Buleon98: Buleon A, Colonna P, Planchot V, Ball S (1998). "Starch granules: structure and biosynthesis." Int J Biol Macromol 23(2);85-112. PMID: 9730163

Gibbons02: Gibbons BJ, Roach PJ, Hurley TD (2002). "Crystal structure of the autocatalytic initiator of glycogen biosynthesis, glycogenin." J Mol Biol 319(2);463-77. PMID: 12051921

Katz97: Katz A (1997). "Differential responses of glycogen synthase to ischaemia and ischaemic contraction in human skeletal muscle." Exp Physiol 82(1);203-11. PMID: 9023518

Lomako04: Lomako J, Lomako WM, Whelan WJ (2004). "Glycogenin: the primer for mammalian and yeast glycogen synthesis." Biochim Biophys Acta 1673(1-2);45-55. PMID: 15238248

Peng93: Peng HL, Chang HY (1993). "Cloning of a human liver UDP-glucose pyrophosphorylase cDNA by complementation of the bacterial galU mutation." FEBS Lett 329(1-2);153-8. PMID: 8354390

Shearer02: Shearer J, Graham TE (2002). "New perspectives on the storage and organization of muscle glycogen." Can J Appl Physiol 27(2);179-203. PMID: 12179957

Other References Related to Enzymes, Genes, Subpathways, and Substrates of this Pathway

Bao96: Bao Y, Kishnani P, Wu JY, Chen YT (1996). "Hepatic and neuromuscular forms of glycogen storage disease type IV caused by mutations in the same glycogen-branching enzyme gene." J Clin Invest 97(4);941-8. PMID: 8613547

Barbetti96: Barbetti F, Rocchi M, Bossolasco M, Cordera R, Sbraccia P, Finelli P, Consalez GG (1996). "The human skeletal muscle glycogenin gene: cDNA, tissue expression and chromosomal localization." Biochem Biophys Res Commun 220(1);72-7. PMID: 8602861

Browner89a: Browner MF, Nakano K, Bang AG, Fletterick RJ (1989). "Human muscle glycogen synthase cDNA sequence: a negatively charged protein with an asymmetric charge distribution." Proc Natl Acad Sci U S A 86(5);1443-7. PMID: 2493642

Buschiazzo04: Buschiazzo A, Ugalde JE, Guerin ME, Shepard W, Ugalde RA, Alzari PM (2004). "Crystal structure of glycogen synthase: homologous enzymes catalyze glycogen synthesis and degradation." EMBO J 23(16);3196-205. PMID: 15272305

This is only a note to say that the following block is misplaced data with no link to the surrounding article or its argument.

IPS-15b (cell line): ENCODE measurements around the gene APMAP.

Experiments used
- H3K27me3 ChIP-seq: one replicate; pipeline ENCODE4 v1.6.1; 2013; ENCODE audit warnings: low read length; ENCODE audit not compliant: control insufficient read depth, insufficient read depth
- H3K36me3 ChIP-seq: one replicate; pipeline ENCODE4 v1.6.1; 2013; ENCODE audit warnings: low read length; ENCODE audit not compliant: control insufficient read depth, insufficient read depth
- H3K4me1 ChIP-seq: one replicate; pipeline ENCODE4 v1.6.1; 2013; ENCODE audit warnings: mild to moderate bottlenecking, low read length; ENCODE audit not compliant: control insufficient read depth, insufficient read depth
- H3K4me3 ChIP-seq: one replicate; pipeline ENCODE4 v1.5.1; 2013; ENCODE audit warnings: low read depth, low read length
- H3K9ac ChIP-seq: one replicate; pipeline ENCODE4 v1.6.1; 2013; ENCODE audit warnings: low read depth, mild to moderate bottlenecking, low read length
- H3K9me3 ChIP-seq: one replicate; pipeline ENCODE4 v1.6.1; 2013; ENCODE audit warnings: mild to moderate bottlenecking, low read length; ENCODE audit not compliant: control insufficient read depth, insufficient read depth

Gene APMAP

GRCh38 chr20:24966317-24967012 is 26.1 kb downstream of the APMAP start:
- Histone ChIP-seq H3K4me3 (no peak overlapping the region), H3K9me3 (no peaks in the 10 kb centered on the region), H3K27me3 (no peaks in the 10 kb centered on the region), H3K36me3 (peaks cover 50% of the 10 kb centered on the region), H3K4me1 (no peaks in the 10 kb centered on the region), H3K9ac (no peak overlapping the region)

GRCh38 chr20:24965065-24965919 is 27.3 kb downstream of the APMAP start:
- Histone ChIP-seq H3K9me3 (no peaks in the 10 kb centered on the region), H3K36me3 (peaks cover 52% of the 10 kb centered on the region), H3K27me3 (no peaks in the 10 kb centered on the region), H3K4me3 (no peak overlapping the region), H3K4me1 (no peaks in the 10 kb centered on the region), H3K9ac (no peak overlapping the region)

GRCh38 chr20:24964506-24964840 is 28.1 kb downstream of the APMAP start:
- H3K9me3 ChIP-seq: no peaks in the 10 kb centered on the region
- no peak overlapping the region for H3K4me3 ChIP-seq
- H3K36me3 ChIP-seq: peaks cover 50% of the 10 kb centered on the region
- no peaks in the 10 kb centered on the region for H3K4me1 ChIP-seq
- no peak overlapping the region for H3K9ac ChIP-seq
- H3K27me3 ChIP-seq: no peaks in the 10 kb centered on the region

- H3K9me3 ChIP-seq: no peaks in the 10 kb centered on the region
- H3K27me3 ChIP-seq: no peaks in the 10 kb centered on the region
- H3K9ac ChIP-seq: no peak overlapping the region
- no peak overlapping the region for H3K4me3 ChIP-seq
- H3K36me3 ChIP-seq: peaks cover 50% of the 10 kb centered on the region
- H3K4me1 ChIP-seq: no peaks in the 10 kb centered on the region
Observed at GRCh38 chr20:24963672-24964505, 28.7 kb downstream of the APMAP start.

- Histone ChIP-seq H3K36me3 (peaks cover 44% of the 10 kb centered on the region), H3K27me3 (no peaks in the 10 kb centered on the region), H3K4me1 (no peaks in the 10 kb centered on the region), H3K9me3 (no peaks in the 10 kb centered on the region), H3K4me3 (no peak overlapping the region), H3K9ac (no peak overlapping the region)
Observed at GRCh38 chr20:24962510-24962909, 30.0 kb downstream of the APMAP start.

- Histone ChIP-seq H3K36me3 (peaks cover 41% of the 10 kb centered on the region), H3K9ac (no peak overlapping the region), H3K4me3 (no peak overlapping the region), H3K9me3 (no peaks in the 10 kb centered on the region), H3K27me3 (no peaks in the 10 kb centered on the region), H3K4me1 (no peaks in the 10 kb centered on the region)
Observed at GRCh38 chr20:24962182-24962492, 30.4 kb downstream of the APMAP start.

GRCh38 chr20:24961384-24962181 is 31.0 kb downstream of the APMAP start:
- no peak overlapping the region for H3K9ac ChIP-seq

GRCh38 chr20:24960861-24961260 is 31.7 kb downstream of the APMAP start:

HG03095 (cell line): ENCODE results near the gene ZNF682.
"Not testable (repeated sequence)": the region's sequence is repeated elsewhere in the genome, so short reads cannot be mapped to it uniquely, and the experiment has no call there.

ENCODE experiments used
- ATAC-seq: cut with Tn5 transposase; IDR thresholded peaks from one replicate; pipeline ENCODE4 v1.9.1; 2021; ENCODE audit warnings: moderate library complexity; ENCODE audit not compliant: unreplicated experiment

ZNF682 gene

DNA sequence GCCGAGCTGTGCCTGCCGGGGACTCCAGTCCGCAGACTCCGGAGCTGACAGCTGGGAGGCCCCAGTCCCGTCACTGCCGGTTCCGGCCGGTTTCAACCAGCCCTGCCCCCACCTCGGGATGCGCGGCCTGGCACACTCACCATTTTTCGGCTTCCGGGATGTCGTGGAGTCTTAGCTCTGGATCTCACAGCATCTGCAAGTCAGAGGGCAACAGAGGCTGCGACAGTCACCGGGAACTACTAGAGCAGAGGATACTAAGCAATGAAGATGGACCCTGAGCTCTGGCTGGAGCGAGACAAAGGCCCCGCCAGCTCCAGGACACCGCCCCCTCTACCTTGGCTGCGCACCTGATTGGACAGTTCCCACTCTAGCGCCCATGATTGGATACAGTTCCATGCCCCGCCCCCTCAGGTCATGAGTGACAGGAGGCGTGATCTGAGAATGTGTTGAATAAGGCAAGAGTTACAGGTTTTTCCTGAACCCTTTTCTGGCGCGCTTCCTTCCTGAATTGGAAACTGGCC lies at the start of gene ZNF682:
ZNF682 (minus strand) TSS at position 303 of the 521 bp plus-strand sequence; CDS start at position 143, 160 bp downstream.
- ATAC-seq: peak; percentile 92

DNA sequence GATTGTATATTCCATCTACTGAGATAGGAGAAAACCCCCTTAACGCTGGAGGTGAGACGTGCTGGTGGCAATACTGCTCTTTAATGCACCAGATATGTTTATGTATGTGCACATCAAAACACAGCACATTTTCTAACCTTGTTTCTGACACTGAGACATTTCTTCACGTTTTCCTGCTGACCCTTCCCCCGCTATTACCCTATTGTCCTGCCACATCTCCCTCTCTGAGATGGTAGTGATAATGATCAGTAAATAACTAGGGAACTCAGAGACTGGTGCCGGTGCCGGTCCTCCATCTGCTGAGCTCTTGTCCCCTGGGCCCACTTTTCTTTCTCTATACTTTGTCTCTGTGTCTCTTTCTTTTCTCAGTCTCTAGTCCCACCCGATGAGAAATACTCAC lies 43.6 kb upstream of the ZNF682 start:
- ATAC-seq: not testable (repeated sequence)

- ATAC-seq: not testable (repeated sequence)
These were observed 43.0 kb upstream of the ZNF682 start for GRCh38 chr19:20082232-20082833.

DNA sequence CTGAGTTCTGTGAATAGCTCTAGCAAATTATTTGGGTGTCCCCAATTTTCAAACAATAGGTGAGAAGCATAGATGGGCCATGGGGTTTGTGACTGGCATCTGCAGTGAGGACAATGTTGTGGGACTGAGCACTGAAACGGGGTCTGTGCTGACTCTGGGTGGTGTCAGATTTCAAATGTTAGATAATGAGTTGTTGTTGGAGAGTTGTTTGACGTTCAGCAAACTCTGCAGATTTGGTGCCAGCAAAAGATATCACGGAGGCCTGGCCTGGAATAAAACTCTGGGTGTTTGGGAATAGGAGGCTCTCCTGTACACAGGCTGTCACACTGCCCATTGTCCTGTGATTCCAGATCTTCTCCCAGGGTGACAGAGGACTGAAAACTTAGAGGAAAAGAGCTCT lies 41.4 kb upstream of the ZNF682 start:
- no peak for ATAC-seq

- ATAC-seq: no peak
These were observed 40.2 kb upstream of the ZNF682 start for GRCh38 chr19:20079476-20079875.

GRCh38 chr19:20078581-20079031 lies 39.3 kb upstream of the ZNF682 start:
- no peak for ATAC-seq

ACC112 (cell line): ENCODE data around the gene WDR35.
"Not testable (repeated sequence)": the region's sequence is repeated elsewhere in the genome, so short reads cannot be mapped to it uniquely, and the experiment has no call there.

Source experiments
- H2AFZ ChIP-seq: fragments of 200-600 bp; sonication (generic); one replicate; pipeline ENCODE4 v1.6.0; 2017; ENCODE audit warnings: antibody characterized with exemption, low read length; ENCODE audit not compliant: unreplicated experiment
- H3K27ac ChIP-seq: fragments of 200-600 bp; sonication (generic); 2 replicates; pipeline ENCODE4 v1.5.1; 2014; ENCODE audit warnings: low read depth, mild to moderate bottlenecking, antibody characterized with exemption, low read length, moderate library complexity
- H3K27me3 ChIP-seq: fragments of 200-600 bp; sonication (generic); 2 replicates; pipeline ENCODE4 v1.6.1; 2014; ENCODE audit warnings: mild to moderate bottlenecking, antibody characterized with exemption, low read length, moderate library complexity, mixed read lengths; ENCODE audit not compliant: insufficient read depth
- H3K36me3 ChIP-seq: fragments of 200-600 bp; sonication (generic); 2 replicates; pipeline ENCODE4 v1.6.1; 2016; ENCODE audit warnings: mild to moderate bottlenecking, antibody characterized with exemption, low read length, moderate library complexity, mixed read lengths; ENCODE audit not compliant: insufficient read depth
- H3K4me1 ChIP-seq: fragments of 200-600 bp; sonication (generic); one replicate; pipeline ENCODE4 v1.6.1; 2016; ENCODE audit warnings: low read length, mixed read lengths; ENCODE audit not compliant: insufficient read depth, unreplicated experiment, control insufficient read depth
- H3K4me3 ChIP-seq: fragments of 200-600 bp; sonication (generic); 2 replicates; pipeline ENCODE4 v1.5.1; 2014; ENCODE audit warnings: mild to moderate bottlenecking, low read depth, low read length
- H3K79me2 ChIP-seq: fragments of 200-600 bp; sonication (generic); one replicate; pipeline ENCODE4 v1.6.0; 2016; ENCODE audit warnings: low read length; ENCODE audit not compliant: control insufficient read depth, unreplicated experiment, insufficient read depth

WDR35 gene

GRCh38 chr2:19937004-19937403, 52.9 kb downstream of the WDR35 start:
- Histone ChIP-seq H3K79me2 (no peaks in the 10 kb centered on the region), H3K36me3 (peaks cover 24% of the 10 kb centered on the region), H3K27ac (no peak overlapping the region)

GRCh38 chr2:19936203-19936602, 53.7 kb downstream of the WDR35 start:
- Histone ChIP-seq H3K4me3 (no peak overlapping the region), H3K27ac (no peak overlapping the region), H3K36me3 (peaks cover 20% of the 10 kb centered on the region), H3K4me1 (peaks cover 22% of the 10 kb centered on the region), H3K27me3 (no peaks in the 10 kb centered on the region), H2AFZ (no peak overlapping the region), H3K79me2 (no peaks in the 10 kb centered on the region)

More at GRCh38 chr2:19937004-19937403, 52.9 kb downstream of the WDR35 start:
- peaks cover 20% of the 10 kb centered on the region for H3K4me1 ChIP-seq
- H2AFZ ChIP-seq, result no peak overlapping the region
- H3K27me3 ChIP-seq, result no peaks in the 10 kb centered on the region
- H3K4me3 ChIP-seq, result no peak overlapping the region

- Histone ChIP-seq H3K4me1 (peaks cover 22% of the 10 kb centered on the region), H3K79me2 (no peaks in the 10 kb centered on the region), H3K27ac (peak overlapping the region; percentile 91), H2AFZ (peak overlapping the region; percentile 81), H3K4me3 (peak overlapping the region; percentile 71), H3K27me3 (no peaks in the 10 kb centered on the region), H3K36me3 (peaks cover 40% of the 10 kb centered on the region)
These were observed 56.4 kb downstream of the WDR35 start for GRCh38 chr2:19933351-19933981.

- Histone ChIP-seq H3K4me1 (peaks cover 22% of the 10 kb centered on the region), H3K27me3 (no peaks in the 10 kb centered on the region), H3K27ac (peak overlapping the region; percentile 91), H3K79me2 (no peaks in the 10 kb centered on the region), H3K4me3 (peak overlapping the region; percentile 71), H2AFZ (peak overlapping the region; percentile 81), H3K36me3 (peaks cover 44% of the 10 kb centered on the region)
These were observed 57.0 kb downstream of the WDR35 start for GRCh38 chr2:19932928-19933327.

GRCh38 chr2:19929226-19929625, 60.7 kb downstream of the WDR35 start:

Cao93: Cao Y, Mahrenholz AM, DePaoli-Roach AA, Roach PJ (1993). "Characterization of rabbit skeletal muscle glycogenin. Tyrosine 194 is essential for function." J Biol Chem 268(20);14687-93. PMID: 8325847

Gibson71: Gibson WB, Illingsworth B, Brown DH (1971). "Studies of glycogen branching enzyme. Preparation and properties of -1,4-glucan- -1,4-glucan 6-glycosyltransferase and its action on the characteristic polysaccharide of the liver of children with Type IV glycogen storage disease." Biochemistry 10(23);4253-62. PMID: 5288588

Larner53: Larner, J. (1953). "The action of branching enzymes on outer chains of glycogen." J Biol Chem 202(2);491-503. PMID: 13061474

Latendresse13: Latendresse M. (2013). "Computing Gibbs Free Energy of Compounds and Reactions in MetaCyc."

Lazarowski03: Lazarowski ER, Shea DA, Boucher RC, Harden TK (2003). "Release of cellular UDP-glucose as a potential extracellular signaling molecule." Mol Pharmacol 63(5);1190-7. PMID: 12695547

Mu97: Mu J, Skurat AV, Roach PJ (1997). "Glycogenin-2, a novel self-glucosylating protein involved in liver glycogen biosynthesis." J Biol Chem 272(44);27589-97. PMID: 9346895

Mu98: Mu J, Roach PJ (1998). "Characterization of human glycogenin-2, a self-glucosylating initiator of liver glycogen metabolism." J Biol Chem 273(52);34850-6. PMID: 9857012

Nuttall94: Nuttall FQ, Gannon MC, Bai G, Lee EY (1994). "Primary structure of human liver glycogen synthase deduced by cDNA cloning." Arch Biochem Biophys 311(2);443-9. PMID: 8203908

Okubo88: Okubo M, Bogardus C, Lillioja S, Mott DM (1988). "Glucose-6-phosphate stimulation of human muscle glycogen synthase phosphatase." Metabolism 37(12);1171-6. PMID: 2848177

Orho95: Orho M, Nikula-Ijas P, Schalin-Jantti C, Permutt MA, Groop LC (1995). "Isolation and characterization of the human muscle glycogen synthase gene." Diabetes 44(9);1099-105. PMID: 7657035

Plesner74: Plesner L, Plesner IW, Esmann V (1974). "Kinetic mechanism of glycogen synthase D from human polymorphonuclear leukocytes." J Biol Chem 249(4);1119-25. PMID: 4205314

Roach76: Roach PJ, Takeda Y, Larner J (1976). "Rabbit skeletal muscle glycogen synthase. I. Relationship between phosphorylation state and kinetic properties." J Biol Chem 251(7);1913-9. PMID: 818081

Solling77: Solling H, Esmann V (1977). "Purification and properties of glycogen synthase I from human leukocytes." Eur J Biochem 81(1);119-28. PMID: 412671

Thon93: Thon VJ, Khalil M, Cannon JF (1993). "Isolation of human glycogen branching enzyme cDNAs by screening complementation in yeast." J Biol Chem 268(10);7509-13. PMID: 8463281

Verhue66: Verhue W, Hers HG (1966). "A study of the reaction catalysed by the liver branching enzyme." Biochem J 99(1);222-7. PMID: 4290551

Westphal92: Westphal SA, Nuttall FQ (1992). "Comparative characterization of human and rat liver glycogen synthase." Arch Biochem Biophys 292(2);479-86. PMID: 1731614

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Please cite the following article in publications resulting from the use of MetaCyc: Caspi et al, Nucleic Acids Research 42:D459-D471 2014
Page generated by Pathway Tools version 19.5 (software by SRI International) on Wed Nov 25, 2015, biocyc11.